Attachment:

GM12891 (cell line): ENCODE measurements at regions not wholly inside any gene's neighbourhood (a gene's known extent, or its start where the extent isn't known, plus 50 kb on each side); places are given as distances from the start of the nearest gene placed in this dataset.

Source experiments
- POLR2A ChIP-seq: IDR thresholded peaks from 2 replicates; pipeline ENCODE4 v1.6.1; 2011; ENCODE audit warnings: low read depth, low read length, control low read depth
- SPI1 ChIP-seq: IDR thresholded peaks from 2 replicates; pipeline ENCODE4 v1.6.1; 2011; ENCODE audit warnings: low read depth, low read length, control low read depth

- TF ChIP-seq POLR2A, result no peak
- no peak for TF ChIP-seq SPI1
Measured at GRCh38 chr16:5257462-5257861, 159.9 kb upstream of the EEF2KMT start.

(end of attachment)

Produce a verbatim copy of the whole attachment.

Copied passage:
GM12891 (cell line): ENCODE measurements at regions not wholly inside any gene's neighbourhood (a gene's known extent, or its start where the extent isn't known, plus 50 kb on each side); places are given as distances from the start of the nearest gene placed in this dataset.

Source experiments
- POLR2A ChIP-seq: IDR thresholded peaks from 2 replicates; pipeline ENCODE4 v1.6.1; 2011; ENCODE audit warnings: low read depth, low read length, control low read depth
- SPI1 ChIP-seq: IDR thresholded peaks from 2 replicates; pipeline ENCODE4 v1.6.1; 2011; ENCODE audit warnings: low read depth, low read length, control low read depth

- TF ChIP-seq POLR2A, result no peak
- no peak for TF ChIP-seq SPI1
Measured at GRCh38 chr16:5257462-5257861, 159.9 kb upstream of the EEF2KMT start.